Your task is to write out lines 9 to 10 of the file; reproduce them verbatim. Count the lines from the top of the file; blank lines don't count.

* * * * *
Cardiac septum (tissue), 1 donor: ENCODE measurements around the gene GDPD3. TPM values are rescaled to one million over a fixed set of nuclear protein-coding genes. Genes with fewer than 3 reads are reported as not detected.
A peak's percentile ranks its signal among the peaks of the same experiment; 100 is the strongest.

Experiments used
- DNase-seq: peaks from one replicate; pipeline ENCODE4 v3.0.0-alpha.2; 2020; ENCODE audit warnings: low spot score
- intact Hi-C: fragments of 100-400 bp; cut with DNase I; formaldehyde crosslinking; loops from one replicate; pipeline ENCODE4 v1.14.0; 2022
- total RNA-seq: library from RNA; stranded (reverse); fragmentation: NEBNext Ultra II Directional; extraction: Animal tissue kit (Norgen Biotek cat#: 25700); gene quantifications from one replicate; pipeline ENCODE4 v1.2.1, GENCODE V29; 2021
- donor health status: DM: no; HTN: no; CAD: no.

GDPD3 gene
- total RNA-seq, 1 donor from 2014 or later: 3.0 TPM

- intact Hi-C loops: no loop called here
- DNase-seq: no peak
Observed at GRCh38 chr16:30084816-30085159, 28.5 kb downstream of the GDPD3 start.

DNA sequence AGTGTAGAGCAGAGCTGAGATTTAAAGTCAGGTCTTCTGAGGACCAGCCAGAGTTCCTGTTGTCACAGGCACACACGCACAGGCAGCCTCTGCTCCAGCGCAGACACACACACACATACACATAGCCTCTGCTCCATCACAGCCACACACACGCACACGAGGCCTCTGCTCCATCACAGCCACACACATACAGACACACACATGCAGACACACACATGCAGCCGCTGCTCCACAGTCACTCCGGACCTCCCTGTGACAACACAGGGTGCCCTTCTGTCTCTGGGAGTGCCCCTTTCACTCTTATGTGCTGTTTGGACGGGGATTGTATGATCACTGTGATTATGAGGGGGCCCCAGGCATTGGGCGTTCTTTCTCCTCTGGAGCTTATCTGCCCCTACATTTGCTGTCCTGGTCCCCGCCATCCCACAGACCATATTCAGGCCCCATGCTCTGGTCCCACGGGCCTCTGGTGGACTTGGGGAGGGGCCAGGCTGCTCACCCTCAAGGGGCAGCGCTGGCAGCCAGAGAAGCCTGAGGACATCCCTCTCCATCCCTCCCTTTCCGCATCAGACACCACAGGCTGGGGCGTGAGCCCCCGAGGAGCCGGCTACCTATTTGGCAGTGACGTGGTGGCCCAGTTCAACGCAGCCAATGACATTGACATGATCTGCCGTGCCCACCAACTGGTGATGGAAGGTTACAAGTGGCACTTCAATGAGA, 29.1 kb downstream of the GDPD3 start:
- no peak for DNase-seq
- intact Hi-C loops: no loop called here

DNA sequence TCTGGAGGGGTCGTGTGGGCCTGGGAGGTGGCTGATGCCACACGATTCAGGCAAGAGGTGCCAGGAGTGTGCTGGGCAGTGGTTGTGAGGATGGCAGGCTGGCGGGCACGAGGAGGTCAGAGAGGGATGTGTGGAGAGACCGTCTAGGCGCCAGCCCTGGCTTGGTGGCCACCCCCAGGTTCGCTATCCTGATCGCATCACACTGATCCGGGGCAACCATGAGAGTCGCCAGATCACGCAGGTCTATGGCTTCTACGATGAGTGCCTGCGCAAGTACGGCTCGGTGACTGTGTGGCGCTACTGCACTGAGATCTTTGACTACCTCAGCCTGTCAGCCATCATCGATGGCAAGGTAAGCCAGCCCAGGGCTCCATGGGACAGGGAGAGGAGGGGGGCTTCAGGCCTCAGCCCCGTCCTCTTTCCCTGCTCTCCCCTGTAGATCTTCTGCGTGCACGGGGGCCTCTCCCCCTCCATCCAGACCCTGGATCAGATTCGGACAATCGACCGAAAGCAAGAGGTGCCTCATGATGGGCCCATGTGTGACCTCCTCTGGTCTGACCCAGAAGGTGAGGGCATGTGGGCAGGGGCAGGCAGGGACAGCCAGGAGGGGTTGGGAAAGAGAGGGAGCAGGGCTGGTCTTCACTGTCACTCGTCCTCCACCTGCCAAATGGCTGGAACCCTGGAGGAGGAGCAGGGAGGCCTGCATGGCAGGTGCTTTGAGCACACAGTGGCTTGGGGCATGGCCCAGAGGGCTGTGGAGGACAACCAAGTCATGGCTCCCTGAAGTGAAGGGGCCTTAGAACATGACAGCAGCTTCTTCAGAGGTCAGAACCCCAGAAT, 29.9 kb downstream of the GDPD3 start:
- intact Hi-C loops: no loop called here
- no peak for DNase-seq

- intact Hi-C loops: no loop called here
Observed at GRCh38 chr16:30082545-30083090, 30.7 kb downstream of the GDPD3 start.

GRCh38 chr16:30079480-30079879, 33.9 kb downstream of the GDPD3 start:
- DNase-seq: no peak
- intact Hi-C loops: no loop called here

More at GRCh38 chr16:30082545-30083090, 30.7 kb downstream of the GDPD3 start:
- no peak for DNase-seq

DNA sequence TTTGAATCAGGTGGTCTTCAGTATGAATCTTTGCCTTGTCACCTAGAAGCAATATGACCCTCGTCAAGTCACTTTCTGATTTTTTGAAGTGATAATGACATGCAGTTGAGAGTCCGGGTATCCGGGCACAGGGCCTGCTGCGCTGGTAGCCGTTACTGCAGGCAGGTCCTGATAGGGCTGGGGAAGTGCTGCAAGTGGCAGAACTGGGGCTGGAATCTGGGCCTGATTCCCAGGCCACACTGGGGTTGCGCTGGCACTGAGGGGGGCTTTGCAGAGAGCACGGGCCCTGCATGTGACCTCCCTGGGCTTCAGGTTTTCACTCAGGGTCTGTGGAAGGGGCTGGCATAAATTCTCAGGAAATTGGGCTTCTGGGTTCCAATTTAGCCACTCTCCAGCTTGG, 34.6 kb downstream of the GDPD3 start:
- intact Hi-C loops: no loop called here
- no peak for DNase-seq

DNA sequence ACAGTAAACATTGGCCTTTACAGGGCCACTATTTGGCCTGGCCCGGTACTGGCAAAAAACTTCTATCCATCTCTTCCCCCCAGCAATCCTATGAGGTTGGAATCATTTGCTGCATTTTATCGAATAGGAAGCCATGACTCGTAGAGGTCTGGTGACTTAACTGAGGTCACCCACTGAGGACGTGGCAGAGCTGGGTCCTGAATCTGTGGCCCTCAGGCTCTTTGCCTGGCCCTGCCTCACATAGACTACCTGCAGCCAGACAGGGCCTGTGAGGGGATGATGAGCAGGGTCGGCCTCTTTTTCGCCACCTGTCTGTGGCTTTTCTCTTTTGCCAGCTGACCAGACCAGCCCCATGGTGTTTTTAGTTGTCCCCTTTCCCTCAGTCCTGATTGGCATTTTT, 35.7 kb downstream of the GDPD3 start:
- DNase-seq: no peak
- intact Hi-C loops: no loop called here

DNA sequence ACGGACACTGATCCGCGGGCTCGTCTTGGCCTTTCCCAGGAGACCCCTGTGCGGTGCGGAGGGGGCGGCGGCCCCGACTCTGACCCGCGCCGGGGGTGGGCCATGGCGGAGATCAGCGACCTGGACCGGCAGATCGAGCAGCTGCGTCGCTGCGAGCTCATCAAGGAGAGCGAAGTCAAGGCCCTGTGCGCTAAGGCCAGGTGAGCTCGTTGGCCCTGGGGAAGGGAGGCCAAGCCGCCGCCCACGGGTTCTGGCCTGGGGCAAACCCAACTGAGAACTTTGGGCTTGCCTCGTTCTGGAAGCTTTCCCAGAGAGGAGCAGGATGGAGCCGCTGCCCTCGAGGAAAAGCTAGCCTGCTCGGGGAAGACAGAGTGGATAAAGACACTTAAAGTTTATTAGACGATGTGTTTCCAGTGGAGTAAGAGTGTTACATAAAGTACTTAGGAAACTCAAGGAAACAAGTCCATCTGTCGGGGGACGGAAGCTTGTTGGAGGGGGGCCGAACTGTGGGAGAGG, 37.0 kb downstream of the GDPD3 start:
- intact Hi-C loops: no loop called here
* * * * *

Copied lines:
- total RNA-seq, 1 donor from 2014 or later: 3.0 TPM

- intact Hi-C loops: no loop called here